SFU Excellence in Teaching Award, 2015
Department of Chemistry
Faculty of Science
This post is reprinted from the SFU News blog. Read the original post by Allen Tung here.
“Oh, I hated chemistry.”
“I failed chemistry.”
“Wow, that’s really hard.”
These are the comments Danny Leznoff often hears when he tells people he is an SFU chemistry professor. That’s why he’s made it his mission, as a teacher, to make chemistry a “favourite," one pupil at a time.
Leznoff teaches first-year introductory courses through to fourth-year, graduate specialization courses and undergraduate thesis research projects, but there are three traits he tries to bring to all his classes: enthusiasm, accessibility and organization.
This approach has earned him praise and a 2015 SFU Excellence in Teaching Award, recognizing him as a top instructor at the University.
“I’m really honoured,” says Leznoff. “A bit surprised actually. I know a lot of really top teachers doing a lot of innovative things, so I’m quite honoured to be included in such a select group.”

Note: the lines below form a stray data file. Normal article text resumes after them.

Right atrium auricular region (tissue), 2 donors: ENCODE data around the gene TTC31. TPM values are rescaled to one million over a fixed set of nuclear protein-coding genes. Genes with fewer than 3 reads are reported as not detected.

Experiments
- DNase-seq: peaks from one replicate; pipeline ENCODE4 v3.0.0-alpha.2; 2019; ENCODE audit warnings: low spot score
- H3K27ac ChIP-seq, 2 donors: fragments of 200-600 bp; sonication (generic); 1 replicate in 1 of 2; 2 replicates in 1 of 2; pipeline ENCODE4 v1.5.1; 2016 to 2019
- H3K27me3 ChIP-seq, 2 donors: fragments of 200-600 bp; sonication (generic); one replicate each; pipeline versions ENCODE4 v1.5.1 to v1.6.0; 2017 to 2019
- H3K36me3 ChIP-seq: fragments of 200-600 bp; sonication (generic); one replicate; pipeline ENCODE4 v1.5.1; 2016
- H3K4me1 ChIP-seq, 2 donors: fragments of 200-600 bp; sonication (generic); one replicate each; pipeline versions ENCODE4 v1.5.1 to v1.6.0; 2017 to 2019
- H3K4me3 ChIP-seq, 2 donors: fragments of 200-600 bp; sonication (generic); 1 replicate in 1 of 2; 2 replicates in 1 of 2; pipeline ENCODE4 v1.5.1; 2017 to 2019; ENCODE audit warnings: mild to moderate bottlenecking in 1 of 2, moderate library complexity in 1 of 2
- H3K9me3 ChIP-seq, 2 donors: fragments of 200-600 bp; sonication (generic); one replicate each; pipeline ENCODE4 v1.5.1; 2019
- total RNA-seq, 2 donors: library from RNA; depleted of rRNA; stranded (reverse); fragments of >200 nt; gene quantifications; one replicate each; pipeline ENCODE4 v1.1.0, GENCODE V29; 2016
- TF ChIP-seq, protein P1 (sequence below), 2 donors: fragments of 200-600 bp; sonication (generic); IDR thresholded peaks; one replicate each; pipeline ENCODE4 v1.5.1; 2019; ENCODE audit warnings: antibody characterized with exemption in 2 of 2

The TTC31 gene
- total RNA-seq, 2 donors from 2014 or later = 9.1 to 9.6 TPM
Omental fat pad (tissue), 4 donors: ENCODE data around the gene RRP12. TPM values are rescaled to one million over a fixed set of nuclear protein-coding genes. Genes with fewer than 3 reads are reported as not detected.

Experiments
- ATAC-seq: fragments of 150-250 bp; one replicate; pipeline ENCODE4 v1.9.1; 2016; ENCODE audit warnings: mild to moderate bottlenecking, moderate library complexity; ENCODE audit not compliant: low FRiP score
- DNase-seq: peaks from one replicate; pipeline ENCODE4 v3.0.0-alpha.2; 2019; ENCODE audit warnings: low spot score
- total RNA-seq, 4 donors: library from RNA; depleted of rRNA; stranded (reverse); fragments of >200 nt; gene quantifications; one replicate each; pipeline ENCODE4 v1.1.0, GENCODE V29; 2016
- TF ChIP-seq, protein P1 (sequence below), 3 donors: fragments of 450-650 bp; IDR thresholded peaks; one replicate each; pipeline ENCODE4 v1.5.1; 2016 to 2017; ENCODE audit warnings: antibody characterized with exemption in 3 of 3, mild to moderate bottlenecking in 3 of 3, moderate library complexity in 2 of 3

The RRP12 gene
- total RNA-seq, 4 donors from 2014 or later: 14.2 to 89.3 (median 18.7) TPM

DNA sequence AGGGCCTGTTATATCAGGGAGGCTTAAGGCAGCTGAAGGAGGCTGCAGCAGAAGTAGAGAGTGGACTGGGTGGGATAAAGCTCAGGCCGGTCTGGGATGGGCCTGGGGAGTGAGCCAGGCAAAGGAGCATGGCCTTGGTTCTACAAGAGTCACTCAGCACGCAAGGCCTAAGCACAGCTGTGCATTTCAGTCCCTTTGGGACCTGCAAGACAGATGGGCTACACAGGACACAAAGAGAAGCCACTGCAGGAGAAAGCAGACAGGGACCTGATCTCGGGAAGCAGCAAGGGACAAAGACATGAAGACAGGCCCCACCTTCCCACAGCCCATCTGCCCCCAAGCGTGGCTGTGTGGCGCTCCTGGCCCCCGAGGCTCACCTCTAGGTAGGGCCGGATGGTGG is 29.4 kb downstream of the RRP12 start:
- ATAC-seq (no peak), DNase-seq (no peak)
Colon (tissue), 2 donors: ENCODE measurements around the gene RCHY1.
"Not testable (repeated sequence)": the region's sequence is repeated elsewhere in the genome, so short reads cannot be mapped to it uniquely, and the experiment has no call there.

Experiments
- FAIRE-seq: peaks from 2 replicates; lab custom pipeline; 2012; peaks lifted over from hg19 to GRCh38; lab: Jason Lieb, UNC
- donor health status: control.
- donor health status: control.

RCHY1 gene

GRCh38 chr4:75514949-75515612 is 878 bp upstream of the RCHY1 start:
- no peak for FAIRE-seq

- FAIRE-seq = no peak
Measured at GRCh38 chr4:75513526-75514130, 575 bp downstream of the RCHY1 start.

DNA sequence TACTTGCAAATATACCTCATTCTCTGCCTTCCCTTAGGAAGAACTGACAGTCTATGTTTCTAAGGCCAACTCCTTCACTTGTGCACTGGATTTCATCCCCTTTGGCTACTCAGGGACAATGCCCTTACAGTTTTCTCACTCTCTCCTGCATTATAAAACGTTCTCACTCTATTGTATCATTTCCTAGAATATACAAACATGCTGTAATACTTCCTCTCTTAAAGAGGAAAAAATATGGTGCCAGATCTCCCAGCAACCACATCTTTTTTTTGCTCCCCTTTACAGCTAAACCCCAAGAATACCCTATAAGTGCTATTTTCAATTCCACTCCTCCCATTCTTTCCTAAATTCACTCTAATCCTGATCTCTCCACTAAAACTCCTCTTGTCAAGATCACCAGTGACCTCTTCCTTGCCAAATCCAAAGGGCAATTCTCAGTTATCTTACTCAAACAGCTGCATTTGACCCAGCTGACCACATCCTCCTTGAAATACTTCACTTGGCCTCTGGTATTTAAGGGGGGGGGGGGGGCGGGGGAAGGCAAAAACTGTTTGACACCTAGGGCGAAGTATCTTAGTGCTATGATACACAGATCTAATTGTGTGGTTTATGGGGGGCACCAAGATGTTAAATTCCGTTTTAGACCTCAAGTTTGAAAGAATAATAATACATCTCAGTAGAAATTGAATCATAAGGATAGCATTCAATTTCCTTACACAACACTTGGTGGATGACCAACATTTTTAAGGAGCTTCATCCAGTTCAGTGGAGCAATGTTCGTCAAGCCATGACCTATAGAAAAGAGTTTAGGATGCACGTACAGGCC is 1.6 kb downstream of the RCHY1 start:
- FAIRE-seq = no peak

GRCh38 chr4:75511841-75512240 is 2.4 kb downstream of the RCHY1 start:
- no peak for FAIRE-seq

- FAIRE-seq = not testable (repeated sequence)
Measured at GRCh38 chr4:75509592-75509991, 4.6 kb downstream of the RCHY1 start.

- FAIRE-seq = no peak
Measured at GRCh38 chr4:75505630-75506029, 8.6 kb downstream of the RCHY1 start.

One nominator notes Leznoff consistently receives a high score for teaching ability in the challenging CHEM 121 course. Students also heap praise in course evaluations, saying he shows tremendous enthusiasm, interest and passion, which makes class enjoyable, interactive and exciting.
“Dr. Leznoff displays a very contagious passion for teaching,” says one nominator. “[He] has an ability to motivate his students and encourage them to think critically, such that they gain a stronger understanding of chemical properties and scientific concepts.”
An important aspect of teaching is transferring knowledge to students and helping them understand concepts, but Leznoff says imparting an interest in the subject is most important.
“It doesn’t matter if they are an A student or a C-minus student,” says Leznoff. “If they leave my class thinking, ‘This is tough stuff and I had to study really hard, but wow, this is really interesting and now I see how important it is,’ that to me can be just as critical as understanding all the details.”
He says seeing the students oozing with excitement after class is the most rewarding aspect of teaching—at least as much as witnessing the proverbial ‘light bulbs’ switching on in the classroom.
“The ultimate goal is to present intellectually challenging, rigorous and informative lecture material that is also enjoyable and memorably a ‘favourite’.”